COC brings out the best in Maria Stuarda


By L.H. Tiffany Hsieh

Donizetti’s 43rd opera, the fictional historical tragedy Maria Stuarda, doesn’t exactly have all the right ingredients for an all-time favourite. Its plot drags, its music awkwardly cheerful in character, and its male lead a spineless hero who is hardly a match for one queen never mind two.

So it was a delight to see the Canadian Opera Company take on this relatively dull work on May 10 and be smitten with the Shakespearean, Elizabethan production that was created for the Dallas Opera by director Stephen Lawless and set designer Benoit Dugardyn.

The gloves came off at one point and an Elizabethan-style cat fight took place between Elisabetta, Queen of England, and Maria Stuarda, Queen of Scotland. The audience held their breaths while emotion ran high and the two queens stared down each other. There was drama, tension, and some superb singing.

Bulgarian soprano Alexandrina Pendatchanska has a killer coloratura that is virtuosic to say the least. She is one mean Elisabetta, but vulnerable as hell in Act 3, when she mulls over Maria’s death warrant, that you almost felt sorry for her.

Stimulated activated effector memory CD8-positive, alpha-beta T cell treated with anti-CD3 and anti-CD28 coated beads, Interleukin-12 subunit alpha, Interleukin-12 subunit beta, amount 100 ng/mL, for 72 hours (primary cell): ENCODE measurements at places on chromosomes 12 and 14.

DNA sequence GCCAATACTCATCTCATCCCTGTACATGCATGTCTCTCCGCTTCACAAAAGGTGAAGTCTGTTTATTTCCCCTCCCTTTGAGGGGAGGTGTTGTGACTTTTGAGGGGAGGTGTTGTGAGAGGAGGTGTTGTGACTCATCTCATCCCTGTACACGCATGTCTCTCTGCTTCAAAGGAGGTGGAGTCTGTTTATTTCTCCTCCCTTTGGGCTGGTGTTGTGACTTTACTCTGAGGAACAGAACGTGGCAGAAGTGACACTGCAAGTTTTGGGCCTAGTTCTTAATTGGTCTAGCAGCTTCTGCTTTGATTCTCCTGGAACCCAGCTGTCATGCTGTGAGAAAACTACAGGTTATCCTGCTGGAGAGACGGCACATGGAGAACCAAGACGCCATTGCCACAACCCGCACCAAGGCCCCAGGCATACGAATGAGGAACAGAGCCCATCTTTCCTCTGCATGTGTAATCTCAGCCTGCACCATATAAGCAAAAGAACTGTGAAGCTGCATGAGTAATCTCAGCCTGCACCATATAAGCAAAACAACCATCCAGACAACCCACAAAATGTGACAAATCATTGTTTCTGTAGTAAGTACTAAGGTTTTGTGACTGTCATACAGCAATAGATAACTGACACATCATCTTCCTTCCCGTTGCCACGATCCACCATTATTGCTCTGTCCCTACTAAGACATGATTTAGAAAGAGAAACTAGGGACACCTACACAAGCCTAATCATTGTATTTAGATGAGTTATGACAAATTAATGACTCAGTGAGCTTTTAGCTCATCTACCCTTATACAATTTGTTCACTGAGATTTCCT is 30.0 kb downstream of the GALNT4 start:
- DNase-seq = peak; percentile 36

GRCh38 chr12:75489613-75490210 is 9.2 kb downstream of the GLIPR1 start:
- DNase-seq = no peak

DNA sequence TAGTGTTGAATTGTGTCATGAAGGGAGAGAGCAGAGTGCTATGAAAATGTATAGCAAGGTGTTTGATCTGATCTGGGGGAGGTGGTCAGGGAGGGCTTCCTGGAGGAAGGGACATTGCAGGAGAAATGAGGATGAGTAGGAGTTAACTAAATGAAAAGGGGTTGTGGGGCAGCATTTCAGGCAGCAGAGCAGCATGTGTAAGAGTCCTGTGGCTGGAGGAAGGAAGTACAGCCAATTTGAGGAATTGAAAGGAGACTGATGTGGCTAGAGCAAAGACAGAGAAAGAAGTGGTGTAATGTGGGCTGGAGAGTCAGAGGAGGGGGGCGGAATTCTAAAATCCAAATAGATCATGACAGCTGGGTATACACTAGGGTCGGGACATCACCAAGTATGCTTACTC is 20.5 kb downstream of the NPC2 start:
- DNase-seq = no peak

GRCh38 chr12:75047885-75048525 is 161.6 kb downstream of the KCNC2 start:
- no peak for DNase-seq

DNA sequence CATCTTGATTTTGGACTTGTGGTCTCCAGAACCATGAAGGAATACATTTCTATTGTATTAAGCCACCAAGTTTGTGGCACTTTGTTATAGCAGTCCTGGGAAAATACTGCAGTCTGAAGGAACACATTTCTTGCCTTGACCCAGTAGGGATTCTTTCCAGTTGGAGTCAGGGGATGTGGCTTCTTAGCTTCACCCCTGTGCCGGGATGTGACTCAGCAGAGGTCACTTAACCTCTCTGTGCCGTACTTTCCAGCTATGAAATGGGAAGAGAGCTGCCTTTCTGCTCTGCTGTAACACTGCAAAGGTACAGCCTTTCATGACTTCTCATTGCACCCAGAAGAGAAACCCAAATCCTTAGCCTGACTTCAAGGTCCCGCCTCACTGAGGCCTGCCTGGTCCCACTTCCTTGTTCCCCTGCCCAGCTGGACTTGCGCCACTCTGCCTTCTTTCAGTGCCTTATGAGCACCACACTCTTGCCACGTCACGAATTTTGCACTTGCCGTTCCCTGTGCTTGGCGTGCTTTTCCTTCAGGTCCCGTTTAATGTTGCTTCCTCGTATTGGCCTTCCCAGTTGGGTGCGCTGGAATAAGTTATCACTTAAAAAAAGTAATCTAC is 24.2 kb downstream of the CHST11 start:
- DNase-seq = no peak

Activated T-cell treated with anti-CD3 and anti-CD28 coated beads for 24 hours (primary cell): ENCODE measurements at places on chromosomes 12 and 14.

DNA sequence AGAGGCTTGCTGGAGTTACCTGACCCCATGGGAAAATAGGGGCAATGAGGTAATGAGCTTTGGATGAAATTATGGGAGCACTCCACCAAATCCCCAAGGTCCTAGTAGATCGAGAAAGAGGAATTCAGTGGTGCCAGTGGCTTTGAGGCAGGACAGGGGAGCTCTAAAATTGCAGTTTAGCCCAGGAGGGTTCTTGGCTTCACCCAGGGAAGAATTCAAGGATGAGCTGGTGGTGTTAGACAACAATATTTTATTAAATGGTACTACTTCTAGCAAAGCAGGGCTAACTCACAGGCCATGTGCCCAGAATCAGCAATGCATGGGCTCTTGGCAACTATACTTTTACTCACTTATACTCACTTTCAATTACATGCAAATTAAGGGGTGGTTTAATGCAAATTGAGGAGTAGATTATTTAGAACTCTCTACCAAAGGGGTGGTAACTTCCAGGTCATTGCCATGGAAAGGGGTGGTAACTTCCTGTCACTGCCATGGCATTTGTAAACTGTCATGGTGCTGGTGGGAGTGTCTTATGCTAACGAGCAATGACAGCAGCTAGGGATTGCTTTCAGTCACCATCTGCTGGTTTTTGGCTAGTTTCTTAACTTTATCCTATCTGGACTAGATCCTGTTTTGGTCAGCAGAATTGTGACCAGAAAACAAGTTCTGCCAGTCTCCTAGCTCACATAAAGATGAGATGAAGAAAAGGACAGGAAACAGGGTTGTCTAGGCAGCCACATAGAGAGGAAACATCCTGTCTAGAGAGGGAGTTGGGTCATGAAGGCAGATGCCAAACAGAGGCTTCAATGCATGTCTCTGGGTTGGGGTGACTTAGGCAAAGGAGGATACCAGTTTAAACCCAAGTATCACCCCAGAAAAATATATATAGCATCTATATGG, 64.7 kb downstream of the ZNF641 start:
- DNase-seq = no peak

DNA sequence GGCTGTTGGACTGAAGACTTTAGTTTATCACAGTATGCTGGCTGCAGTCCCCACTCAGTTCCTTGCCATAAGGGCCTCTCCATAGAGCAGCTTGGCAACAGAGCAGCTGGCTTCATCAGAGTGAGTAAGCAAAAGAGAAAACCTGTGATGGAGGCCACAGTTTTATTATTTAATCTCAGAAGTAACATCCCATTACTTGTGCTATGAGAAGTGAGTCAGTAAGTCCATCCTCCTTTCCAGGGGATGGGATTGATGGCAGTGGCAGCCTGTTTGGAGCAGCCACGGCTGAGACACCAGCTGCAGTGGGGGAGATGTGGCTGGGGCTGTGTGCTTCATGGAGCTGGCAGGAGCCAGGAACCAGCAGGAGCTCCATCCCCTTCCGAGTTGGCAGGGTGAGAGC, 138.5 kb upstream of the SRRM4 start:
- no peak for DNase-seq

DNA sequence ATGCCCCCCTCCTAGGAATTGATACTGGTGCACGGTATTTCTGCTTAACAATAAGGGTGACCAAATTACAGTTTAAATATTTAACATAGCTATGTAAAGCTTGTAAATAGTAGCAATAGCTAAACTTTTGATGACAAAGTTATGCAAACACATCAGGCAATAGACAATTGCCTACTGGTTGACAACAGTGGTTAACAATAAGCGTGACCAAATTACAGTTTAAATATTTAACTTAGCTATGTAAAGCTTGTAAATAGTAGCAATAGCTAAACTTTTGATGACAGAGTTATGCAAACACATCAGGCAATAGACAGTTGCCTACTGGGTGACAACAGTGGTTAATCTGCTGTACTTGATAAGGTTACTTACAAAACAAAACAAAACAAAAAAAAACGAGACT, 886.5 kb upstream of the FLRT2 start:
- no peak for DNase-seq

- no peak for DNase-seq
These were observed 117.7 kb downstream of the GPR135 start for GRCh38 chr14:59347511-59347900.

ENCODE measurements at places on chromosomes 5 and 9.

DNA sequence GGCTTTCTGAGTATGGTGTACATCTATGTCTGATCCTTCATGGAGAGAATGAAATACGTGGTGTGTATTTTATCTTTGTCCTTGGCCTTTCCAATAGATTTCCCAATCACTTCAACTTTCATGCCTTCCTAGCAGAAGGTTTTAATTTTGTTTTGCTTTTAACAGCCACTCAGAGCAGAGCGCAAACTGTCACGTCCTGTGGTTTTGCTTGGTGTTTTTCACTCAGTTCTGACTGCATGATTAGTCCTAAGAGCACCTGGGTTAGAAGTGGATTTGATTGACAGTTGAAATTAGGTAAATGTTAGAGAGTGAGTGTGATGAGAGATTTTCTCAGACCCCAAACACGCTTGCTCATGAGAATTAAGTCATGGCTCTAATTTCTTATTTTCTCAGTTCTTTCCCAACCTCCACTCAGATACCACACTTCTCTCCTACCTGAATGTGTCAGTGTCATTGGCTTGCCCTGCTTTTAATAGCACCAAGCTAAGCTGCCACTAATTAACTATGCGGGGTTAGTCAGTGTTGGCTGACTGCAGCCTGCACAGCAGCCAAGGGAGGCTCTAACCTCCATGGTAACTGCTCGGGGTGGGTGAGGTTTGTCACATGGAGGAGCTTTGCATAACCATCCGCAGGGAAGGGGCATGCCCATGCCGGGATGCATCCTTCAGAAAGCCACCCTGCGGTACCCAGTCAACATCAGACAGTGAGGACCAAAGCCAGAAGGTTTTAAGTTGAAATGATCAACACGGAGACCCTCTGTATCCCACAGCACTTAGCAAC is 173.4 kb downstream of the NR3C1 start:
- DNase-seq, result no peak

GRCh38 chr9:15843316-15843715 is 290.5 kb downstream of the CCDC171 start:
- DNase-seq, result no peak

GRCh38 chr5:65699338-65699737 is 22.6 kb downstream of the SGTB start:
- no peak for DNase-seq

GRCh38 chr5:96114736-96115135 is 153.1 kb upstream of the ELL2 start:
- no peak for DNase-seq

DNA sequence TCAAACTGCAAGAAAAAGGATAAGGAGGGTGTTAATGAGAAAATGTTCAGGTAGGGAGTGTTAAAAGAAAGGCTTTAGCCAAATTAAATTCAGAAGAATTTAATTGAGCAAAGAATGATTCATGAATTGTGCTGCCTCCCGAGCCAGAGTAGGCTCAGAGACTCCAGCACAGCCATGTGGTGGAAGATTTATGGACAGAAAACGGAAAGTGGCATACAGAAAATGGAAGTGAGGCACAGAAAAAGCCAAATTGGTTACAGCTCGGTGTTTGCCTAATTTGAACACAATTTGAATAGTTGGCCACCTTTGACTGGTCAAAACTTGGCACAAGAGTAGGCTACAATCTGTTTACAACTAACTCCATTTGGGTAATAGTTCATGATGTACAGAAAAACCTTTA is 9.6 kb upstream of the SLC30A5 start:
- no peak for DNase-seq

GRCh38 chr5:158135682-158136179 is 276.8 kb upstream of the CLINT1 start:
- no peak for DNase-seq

Maria, sung by Italian soprano Serena Farnocchia, is an utmost gentle creature, except when she calls Elisabetta an “obscene whore” and other toxic things in Act 2, where most of the action happens. Farnocchia gave a heartfelt performance with her well-endowed vocal goods – rich, dark, and at times deadly.

American tenor Eric Cutler, who is making his COC debut as Roberto, has a bell-like voice that rings beautifully and romantically in the hall. While there’s not much you can do in a weak role that neither elicits hate nor love, there was a certain urgency in Cutler’s delivery of laments and pleas. He didn’t appear to know what to do with a sword though (maybe that’s part of his characterization for Roberto, in which case, fitting) and his boat-like white shoes were a constant eyesore.

Thanks to baritone Weston Hurt (Lord Guglielmo Cecil), bass-baritone Patrick Carfizzi (Giorgio Talbot), and COC’s own Ensemble Studio soprano Ileana Montalbetti (Anna Kennedy) in their supporting roles, the stagnant moments in this opera were worth paying attention to.

The COC orchestra, led by Australian conductor Antony Walker, stayed faithful to the score. But perhaps they shouldn’t have.

Maria Stuarda continues at the Four Seasons Centre for the Performing Arts on May 22, 26, 28, and 30.


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